My plans this time, next time, are to visit some of the museums again, go to the ballet, stroll through the streets… and eat every croissant, crocque monsieur, macaron and wodge of brie I stumble across.
Until then, here is an almond croissant. I love a croissant that is a little salty — that is, not an obviously sweet one — with crunchy buttery flakes and a substantial heart. Perfect served oven-warm with even more salty butter. I have discovered that I melt for a good almond croissant; when I discovered you could make them yourself, well, I melted a little more.
I don’t propose making the actual croissant — that’s too big an ask of my skills — but taking a good bakery croissant (not those floppy soft supermarket ones, which are good enough for a bread and butter pudding, but not for eating) and tarting it up a bit.
Instead of my passport, I grabbed this recipe. Bon appetit!
PS What’s your favourite French food?
Almond croissants
Adapted from taste.com.au. This recipe specified for six croissants; I bought four which turned out to be monsters (grand croissants!) but the mix for six was just right for four.
  • Preheat your oven to 170. Slice your croissants in half to open like a shell.
  • In your food processor, whiz up 150 gram soft butter, 1/2 cup icing sugar, 1/3 cup plain flour, 2 scant cups almond meal, and 1 tspn vanilla (I would use just a dribble more next time; the original recipe specified almond essence). Whiz until it balls together.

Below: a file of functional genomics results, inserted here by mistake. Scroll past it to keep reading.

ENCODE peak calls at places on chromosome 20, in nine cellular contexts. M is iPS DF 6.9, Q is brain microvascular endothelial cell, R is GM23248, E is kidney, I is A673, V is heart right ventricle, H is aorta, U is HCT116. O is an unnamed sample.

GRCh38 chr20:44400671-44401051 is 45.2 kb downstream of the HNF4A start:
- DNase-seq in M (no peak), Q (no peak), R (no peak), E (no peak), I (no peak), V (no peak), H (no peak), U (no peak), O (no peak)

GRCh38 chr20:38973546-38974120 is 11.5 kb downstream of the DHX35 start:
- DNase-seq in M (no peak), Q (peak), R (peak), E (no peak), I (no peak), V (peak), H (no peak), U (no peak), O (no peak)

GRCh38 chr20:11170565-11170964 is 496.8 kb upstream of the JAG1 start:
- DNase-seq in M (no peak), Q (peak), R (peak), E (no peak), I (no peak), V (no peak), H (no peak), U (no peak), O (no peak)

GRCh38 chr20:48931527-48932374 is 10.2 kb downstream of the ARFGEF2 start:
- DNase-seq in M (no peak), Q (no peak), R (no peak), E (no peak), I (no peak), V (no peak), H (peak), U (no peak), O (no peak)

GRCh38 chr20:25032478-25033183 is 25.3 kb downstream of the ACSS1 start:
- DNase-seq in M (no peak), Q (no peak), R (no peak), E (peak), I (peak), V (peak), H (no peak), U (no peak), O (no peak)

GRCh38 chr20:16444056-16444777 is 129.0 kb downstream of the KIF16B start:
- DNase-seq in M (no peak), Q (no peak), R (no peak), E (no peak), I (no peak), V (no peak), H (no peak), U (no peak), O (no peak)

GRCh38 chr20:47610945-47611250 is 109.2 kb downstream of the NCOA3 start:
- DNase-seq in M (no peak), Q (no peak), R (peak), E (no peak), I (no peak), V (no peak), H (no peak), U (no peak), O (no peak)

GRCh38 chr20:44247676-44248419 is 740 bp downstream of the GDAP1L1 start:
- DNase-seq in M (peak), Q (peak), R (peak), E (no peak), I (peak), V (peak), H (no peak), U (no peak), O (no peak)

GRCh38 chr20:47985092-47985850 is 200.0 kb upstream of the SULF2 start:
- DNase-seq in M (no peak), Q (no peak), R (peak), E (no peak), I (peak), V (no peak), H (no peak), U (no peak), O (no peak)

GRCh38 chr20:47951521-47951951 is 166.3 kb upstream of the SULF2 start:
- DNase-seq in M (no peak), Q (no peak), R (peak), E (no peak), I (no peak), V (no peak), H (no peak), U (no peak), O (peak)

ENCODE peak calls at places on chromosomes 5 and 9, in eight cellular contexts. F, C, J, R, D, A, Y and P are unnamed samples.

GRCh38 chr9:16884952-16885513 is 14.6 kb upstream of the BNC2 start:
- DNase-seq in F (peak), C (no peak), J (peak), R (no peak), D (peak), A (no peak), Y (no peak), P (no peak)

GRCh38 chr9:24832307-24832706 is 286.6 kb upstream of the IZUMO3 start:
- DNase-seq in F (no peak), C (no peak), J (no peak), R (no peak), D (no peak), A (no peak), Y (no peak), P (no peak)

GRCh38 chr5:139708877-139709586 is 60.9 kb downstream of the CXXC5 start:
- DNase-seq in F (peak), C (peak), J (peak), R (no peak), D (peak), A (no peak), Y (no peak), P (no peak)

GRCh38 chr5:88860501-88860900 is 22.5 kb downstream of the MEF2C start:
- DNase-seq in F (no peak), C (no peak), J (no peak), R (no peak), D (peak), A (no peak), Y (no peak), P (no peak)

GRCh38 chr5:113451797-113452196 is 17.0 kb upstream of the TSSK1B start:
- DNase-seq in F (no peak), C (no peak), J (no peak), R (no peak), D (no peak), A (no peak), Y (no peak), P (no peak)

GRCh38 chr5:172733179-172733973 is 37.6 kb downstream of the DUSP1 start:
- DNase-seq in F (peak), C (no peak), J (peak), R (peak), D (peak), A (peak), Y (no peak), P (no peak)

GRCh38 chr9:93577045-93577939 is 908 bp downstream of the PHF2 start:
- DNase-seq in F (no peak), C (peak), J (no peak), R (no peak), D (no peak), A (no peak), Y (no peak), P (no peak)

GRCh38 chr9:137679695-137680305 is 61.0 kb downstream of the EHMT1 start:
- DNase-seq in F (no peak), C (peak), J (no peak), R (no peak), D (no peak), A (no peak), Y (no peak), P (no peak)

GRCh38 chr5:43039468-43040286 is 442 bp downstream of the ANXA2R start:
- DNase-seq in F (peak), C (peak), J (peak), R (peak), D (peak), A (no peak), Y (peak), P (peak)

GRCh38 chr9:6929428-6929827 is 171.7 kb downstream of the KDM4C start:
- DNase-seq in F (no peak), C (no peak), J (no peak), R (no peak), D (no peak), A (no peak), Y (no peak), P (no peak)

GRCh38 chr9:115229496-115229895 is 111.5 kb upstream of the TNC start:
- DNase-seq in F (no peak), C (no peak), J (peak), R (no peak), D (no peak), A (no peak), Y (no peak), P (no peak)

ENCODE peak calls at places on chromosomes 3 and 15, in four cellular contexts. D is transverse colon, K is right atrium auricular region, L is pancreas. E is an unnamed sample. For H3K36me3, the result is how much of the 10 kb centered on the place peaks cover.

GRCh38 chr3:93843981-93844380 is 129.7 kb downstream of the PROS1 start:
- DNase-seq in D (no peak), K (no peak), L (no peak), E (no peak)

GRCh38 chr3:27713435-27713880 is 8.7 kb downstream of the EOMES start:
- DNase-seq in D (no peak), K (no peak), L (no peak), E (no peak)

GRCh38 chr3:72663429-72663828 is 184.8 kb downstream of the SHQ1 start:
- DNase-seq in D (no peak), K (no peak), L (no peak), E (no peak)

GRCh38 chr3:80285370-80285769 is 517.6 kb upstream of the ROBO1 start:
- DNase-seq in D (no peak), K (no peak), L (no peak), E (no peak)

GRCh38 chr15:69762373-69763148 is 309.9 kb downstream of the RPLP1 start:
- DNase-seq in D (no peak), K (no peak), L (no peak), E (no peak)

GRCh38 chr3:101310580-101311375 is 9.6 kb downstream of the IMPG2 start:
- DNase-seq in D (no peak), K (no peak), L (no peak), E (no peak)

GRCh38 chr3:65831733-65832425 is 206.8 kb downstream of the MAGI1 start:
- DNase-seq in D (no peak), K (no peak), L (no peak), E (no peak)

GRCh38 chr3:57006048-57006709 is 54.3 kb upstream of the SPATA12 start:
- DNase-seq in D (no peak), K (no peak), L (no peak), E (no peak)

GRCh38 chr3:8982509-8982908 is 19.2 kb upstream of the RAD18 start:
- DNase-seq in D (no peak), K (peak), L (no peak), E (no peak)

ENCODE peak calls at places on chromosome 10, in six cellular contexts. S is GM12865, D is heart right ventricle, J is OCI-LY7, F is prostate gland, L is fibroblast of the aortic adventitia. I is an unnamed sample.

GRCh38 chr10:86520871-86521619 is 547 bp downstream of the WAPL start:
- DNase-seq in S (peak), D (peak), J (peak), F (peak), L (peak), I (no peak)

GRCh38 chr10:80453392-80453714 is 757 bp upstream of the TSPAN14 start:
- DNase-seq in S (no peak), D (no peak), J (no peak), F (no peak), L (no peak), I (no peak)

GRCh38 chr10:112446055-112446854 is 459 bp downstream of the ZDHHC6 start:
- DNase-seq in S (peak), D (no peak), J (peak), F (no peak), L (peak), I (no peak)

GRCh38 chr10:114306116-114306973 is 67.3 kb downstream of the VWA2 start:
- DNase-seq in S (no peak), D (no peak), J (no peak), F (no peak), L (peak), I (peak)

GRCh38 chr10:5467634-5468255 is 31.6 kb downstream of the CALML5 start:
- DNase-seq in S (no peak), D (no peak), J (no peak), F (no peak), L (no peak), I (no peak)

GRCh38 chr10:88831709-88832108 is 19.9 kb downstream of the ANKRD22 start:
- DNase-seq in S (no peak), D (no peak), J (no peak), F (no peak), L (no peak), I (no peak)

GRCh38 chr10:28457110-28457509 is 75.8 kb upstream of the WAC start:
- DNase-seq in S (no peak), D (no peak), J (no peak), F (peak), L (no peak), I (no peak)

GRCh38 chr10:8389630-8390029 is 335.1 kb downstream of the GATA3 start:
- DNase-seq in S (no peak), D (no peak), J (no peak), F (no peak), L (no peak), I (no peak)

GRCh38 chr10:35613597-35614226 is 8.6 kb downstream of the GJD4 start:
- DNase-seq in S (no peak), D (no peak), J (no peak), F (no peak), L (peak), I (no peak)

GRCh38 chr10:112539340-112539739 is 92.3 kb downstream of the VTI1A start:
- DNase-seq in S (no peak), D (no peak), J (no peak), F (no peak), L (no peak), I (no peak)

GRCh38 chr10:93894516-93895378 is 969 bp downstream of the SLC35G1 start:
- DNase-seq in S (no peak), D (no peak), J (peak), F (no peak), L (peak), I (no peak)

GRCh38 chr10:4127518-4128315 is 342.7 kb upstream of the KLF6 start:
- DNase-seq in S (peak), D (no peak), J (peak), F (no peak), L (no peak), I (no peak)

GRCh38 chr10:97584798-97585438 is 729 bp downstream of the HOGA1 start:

• Divide this between your croissants - so I pulled this into four balls - then take a good portion of each, flatten between your palms til you form a thin layer, and insert this between the two croissant halves. Take the remaining, smaller portion and flatten again and lay on top of the closed croissant then spike with enough sliced almonds as you wish (they can be skin on or off, you could even use slivered almonds).
  • Pop on baking trays and warm thru for about 10 minutes.
  • Remove from oven, dust with some icing sugar, and enjoy while crisp and warm.

9 Nov 2012

My front garden

I tend to tell you about the action and adventure in my vegie garden, but my front garden takes as much of my time, energy and passion (and water, pyrethrum and seaweed solution).

Both let me blow off some steam after work with some digging or weeding. Both can make me happy — I don’t even need to be standing in them; a glance out the back door while I’m standing at the kitchen bench, waiting for the kettle to boil, lets me see the silverbeet, new tomato bush and nectarine tree. The large windows of my living room frame the colour of my front garden and sometimes, I do not need a book or the TV for company, I just sit and absorb the peace and beauty of the garden. On the weekend, I did yoga with a friend and it was fitting to do tree pose with my strong, flexible cut-leaf birches in view. I could make myself as tall and majestic as they were.

When I first moved into my house seven years ago, the front yard was almost a desert. There was a rough lawn and a thin front border housing undernourished box hedge plants (that would never make an actual hedge) and a couple of trees that not even my parents could identify.